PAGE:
His commitment to Nepal took him back more than 120 times. His adventurer son Peter has described his father's humanitarian work there as "his duty" to those who had helped him.

It was on a visit to Nepal that his first wife, Louise, 43, and 16-year-old daughter Belinda died in a light plane crash March 31, 1975.

Hillary remarried in 1990, to June Mulgrew, former wife of adventurer colleague and close friend Peter Mulgrew, who died in a passenger plane crash in the Antarctic. He is survived by his wife and children Peter and Sarah.

His passport described Hillary as an "author-lecturer," and by age 40 his schedule of lecturing and writing meant he had to give up beekeeping "because I was too busy."

By that time he was touring, lecturing and fund-raising for the Himalayan Trust in the United States and Europe for three months at a time, speaking at more than 100 venues during a tour.

He was known as ready to take risks to achieve his goals, but always had control so that nobody ever died on a Hillary-led expedition.

He was at times controversial. He decried what he considered a lack of "honest-to-God morality" in New Zealand politics in the 1960s, and he refused to backtrack when the prime minister demanded he withdraw the comments. Ordinary New Zealanders applauded his integrity.

He got into hot water over what became known as his "dash to the Pole" in the 1957-58 Antarctic summer season aboard modified farm tractors while part of a joint British-New Zealand expedition.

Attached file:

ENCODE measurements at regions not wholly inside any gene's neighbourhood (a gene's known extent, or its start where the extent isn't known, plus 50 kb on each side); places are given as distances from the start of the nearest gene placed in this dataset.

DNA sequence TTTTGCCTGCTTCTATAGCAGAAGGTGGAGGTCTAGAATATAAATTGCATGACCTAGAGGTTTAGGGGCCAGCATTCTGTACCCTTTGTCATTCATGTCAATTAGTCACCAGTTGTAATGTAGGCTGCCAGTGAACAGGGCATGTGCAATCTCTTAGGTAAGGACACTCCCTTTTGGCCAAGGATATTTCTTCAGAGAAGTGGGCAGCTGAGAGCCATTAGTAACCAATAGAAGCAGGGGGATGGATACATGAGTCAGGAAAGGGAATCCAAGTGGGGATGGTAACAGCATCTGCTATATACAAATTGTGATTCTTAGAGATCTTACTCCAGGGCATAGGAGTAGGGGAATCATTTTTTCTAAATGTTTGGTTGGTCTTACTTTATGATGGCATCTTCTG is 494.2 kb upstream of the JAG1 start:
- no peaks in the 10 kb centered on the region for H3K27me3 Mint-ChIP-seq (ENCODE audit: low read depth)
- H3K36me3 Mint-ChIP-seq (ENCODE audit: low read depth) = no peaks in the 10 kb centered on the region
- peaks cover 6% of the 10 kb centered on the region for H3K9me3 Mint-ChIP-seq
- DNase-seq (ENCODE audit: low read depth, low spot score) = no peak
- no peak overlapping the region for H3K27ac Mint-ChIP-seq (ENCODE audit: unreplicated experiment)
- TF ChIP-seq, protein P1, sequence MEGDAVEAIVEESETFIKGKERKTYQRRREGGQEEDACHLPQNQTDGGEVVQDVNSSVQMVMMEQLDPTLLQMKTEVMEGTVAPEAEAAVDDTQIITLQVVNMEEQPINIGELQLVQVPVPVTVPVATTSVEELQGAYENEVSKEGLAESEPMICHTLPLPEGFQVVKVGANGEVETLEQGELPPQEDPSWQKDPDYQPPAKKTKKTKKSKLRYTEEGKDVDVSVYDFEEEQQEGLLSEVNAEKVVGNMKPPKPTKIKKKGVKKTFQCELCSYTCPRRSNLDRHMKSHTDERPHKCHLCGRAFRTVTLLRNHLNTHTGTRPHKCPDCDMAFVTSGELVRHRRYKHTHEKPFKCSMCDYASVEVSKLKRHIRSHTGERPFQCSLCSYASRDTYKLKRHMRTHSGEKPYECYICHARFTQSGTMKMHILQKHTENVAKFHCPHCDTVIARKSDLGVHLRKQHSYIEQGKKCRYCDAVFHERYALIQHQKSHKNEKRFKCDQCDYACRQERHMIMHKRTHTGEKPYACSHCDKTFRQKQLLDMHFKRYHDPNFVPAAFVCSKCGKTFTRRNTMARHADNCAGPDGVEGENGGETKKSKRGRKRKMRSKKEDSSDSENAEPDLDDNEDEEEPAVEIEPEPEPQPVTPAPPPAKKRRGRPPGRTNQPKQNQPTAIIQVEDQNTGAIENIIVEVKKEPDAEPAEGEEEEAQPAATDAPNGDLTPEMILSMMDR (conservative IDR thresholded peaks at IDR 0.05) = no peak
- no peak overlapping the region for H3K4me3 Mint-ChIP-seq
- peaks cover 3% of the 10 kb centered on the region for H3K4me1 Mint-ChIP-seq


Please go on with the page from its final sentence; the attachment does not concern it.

Hillary disregarded instructions from the Briton leading the expedition and guided his tractor team up the then-untraversed Shelton Glacier, pioneering a new route to the polar plateau and the South Pole.

In 2006 he climbed into a row over the death of Everest climber David Sharp, stating it was "horrifying" that climbers could leave a dying man after an expedition left the Briton to die high on the upper slopes.

Hillary said he would have abandoned his own pioneering 1953 climb to save another life.

"It was wrong if there was a man suffering altitude problems and was huddled under a rock, just to lift your hat, say 'good morning' and pass on by," he said. "Human life is far more important than just getting to the top of a mountain."

Named New Zealand's ambassador to India in the mid-1980s, Hillary was the celebrity of the New Delhi cocktail circuit. He later said he found the job confining.

He introduced jetboats to many Ganges River dwellers a decade earlier, in 1977, when his "Ocean to the Sky" expedition traveled the Ganges by jetboat to within 130 miles of its source.

The last segment was by foot, and two mountain peaks near Badranath, where the Ganges rises, were also climbed. He sought adventure in places as distant from each other as the Arctic and Antarctic.